When I was sixteen years old and in the tenth grade, I decided that I didn’t want to have an IEP anymore and that I was tired of having low vision. This was the result of several months of frustrating experiences in the classroom where my IEP was treated as an inconvenience or as a burden for my teachers, and I was frequently told that it was easier for me to not participate in things or to implement my own accommodations in the classroom instead of relying on others to make things accessible for me. I remember wondering why I had to justify my right to an education or make a big deal out of getting assignments that other students were handed by default, no questions asked, and felt frustrated with how I was held to a seemingly higher standard than other students. Today I will be sharing more about how my family and I handled my experience of not wanting to deal with an IEP and how I was able to get rid of these negative thoughts.
I remember sitting in study hall one day and typing a Word document listing all of the reasons I was frustrated with having an IEP and what I imagined life would be like if I didn’t have one.
Some of the reasons I listed for being frustrated include:
I also made a list of what I imagined my life would be like if I didn’t have an IEP, which included:
After I came home from school that day, I announced to my parents that I no longer wanted to deal with an IEP and I wanted to have my accommodations terminated. They were very confused but listened as I told them about how my teachers felt my IEP was difficult to follow and an inconvenience, so it would be easier if I just got rid of it entirely. My parents then asked me what my plan was for accessing classroom materials in non-accessible formats, and I shared that I thought I would be able to read them if I just tried harder, which was a suggestion from one of my teachers.
When I started making a list of how I imagined what my life would be like if I didn’t have an IEP, a more accurate title would have been “what it would be like going to school without low vision.” This led to the even more frustrating experience of me questioning if I actually had low vision or if I was exaggerating my vision loss like one of my teachers had accused me of. Even though I was diagnosed with low vision at the age of three, my vision loss should have theoretically improved as I got older, but instead had gotten worse – this would later be explained by a secondary medical condition that was undiagnosed at the time.
I decided to test if I was “faking” my low vision by grabbing a copy of my (sighted) brother’s homework off the table and trying to read what it said. I told my parents that I would prove to them that I could read smaller print if I just tried harder, and spent the next several minutes staring at the homework assignment, wondering if it had been intentionally printed with several blurry and out of focus lines, and if the assignment had even been completed – the gray pencil on white paper provided poor contrast and I was unable to see any of the writing.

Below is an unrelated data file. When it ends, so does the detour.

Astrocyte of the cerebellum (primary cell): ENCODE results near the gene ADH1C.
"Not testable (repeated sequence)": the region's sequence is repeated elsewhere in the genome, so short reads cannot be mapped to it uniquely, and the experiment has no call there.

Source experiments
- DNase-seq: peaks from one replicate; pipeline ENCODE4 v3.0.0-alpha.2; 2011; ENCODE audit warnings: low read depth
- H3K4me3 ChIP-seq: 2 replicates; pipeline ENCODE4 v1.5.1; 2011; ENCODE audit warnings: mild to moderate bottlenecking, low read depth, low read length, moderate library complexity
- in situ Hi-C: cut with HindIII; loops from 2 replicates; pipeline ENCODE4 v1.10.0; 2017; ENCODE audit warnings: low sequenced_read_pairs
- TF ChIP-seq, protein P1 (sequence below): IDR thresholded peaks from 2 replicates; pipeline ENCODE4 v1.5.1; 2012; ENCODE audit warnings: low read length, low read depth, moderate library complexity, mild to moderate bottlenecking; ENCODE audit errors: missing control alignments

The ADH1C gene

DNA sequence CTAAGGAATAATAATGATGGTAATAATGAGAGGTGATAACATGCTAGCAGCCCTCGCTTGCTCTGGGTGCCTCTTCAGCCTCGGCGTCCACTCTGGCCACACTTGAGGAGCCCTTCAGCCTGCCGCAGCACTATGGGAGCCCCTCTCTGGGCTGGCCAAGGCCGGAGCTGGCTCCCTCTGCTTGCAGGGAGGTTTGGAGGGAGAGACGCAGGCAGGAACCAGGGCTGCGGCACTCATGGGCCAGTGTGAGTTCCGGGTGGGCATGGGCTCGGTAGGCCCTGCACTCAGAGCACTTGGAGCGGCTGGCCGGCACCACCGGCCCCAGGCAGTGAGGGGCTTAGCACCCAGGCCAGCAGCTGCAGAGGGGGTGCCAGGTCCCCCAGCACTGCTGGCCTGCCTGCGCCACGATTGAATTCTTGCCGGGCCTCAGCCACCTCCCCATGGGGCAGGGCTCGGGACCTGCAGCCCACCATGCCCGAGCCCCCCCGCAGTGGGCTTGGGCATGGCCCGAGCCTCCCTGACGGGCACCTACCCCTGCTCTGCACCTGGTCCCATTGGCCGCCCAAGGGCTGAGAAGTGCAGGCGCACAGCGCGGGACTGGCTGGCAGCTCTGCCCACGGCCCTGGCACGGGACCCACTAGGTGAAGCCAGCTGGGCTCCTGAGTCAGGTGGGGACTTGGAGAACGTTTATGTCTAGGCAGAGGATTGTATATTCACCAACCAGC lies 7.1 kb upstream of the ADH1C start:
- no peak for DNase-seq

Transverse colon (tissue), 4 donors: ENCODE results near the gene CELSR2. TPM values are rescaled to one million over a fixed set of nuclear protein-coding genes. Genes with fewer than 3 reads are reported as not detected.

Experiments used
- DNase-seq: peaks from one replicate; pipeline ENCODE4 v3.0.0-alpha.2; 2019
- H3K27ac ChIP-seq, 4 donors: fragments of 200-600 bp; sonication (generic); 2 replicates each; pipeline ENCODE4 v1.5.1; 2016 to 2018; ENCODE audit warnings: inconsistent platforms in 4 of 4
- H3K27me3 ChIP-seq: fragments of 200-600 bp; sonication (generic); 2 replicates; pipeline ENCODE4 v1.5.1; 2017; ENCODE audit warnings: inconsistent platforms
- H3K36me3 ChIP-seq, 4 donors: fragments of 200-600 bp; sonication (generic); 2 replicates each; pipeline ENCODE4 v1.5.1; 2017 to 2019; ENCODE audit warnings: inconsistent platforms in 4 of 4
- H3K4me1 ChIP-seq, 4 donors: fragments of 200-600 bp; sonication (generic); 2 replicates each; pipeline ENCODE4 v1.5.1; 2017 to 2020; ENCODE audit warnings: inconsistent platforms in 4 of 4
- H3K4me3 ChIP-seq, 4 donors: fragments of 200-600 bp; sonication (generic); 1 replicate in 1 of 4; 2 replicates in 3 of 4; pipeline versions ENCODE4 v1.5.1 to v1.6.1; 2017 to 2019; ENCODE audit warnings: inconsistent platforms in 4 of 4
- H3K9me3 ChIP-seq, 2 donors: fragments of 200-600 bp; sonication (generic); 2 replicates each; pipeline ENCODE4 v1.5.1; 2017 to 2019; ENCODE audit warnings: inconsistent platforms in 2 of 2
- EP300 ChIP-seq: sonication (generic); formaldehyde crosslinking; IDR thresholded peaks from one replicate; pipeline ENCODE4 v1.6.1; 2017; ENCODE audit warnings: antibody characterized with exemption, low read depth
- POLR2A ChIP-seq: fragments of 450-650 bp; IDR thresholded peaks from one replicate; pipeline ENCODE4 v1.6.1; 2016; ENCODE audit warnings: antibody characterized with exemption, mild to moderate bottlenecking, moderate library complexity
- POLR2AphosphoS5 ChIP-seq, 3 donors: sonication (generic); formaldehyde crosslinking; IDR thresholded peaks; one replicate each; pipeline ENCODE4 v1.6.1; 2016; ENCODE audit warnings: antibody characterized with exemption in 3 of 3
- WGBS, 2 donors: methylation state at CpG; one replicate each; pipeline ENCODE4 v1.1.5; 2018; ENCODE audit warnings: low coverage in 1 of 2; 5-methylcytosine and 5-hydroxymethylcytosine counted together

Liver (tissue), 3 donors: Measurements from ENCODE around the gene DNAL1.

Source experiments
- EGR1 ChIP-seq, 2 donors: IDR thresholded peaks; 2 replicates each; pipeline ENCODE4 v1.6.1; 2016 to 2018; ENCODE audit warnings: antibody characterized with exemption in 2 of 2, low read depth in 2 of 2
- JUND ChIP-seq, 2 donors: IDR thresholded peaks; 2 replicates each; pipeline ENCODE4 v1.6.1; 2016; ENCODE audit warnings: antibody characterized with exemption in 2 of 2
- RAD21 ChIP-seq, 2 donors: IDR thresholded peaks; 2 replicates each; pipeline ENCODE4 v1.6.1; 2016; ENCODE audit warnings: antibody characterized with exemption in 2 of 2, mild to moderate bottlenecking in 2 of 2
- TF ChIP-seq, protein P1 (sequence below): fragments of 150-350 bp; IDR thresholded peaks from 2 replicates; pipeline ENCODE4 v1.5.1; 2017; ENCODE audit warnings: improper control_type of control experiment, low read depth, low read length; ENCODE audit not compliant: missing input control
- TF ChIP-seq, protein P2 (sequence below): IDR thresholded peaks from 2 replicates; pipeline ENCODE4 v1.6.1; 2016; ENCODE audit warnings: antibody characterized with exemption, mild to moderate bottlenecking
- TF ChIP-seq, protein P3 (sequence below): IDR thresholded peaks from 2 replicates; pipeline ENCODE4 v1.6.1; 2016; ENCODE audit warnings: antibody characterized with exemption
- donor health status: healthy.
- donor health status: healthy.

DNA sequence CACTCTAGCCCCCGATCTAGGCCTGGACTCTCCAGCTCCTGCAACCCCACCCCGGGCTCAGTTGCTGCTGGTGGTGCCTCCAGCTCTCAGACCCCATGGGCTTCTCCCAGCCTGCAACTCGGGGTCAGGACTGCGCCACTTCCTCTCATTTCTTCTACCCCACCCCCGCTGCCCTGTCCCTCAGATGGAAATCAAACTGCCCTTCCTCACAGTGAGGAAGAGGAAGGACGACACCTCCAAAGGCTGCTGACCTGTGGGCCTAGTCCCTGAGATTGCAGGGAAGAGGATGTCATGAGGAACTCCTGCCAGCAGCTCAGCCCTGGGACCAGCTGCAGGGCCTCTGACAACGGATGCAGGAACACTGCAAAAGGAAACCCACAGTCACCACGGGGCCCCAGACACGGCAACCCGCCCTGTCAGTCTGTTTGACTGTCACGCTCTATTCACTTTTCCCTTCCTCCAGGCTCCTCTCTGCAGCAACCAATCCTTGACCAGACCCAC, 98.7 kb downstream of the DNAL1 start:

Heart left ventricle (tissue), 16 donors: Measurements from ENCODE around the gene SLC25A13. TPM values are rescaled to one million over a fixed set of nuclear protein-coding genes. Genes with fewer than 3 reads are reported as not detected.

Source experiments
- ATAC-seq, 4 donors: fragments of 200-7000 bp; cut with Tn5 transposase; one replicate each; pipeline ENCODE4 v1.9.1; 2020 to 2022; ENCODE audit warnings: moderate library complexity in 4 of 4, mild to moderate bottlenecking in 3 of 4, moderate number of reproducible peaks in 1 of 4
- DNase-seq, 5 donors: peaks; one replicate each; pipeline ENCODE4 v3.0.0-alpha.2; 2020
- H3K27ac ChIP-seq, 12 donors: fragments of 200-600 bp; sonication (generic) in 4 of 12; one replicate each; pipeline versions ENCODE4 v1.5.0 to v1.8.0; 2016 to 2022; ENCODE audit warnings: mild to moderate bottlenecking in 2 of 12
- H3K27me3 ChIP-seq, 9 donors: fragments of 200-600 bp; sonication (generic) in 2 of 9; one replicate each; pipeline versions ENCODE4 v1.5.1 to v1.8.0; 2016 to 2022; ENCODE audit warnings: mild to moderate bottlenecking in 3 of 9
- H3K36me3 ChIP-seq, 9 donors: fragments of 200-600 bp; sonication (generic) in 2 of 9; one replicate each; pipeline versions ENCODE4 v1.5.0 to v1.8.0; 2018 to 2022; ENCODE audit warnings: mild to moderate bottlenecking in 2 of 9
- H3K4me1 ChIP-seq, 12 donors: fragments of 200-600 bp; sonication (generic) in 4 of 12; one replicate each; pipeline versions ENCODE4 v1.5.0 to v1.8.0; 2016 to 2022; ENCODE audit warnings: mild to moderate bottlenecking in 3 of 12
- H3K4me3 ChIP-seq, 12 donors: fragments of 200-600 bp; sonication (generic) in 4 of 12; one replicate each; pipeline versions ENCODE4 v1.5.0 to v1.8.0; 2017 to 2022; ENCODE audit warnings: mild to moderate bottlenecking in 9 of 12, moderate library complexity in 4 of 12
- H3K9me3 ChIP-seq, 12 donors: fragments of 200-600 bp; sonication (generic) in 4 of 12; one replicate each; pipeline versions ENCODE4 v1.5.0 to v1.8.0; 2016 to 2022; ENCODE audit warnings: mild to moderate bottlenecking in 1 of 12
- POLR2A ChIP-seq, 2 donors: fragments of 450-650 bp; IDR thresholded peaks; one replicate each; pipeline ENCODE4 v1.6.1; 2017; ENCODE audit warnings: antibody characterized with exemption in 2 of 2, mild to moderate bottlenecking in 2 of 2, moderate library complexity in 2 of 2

I then went to the computer and adjusted the font size of a document until I could read it, and discovered I couldn’t read anything smaller than a size 22 font… just like my IEP said.
So I realized that I definitely have low vision, or vision loss not corrected by glasses, but wasn’t sure if I was “disabled” enough to be using certain types of assistive technology, and shunned the idea of using certain types of aids like a blindness cane because I felt I wasn’t visually impaired enough to benefit from them.
My vision has changed a lot since then, and now I use assistive technology that sixteen-year-old me assumed they would never need, the most notable item being a blindness cane. One of the things I tell people who feel they are not disabled enough to use assistive technology or that other people have it worse is that many assistive technology users want others to use these tools if they are helpful. It doesn’t bother me if someone with more usable vision than me is using a blindness cane or getting large print books – if these things are helpful for them, then it’s great they are using them!
While I accepted that I needed large print materials, I decided to try going without my other IEP accommodations for the rest of the week to see if I actually needed them. Some of the results included:
I was denying myself access to assistive technology and accessibility resources that were designed to help me focus on learning instead of focusing on my vision loss, because I didn’t want to be seen as an inconvenience to others, but I was really being an inconvenience to myself by not using tools and strategies that work well for me.
After a few days of deliberately not using my IEP accommodations, I realized that having an IEP does not give me an unfair advantage over other students, but rather gives me access to the things I need to learn and earn high grades in my classes, including:
Part of learning to live with low vision involves accepting that I need additional help with completing certain tasks, whether that means using assistive technology or asking for help from someone else. While it would be nice to not have low vision and to be able to read standard print, it is more productive to focus on finding strategies for accessing information and learning to thrive with vision loss instead of thinking about a hypothetical cure.
One of the things that helped me to become more comfortable with having low vision and needing an IEP was finding “fun” ways to use assistive technology in various hobbies, which helped me to feel more comfortable with using assistive technology at school. Some examples of things I did to become more comfortable with using assistive technology and living with low vision include:
By Veronica Lewis/Veronica With Four Eyes, www.veroniiiica.com
Updated September 2023; original post published August 2017.
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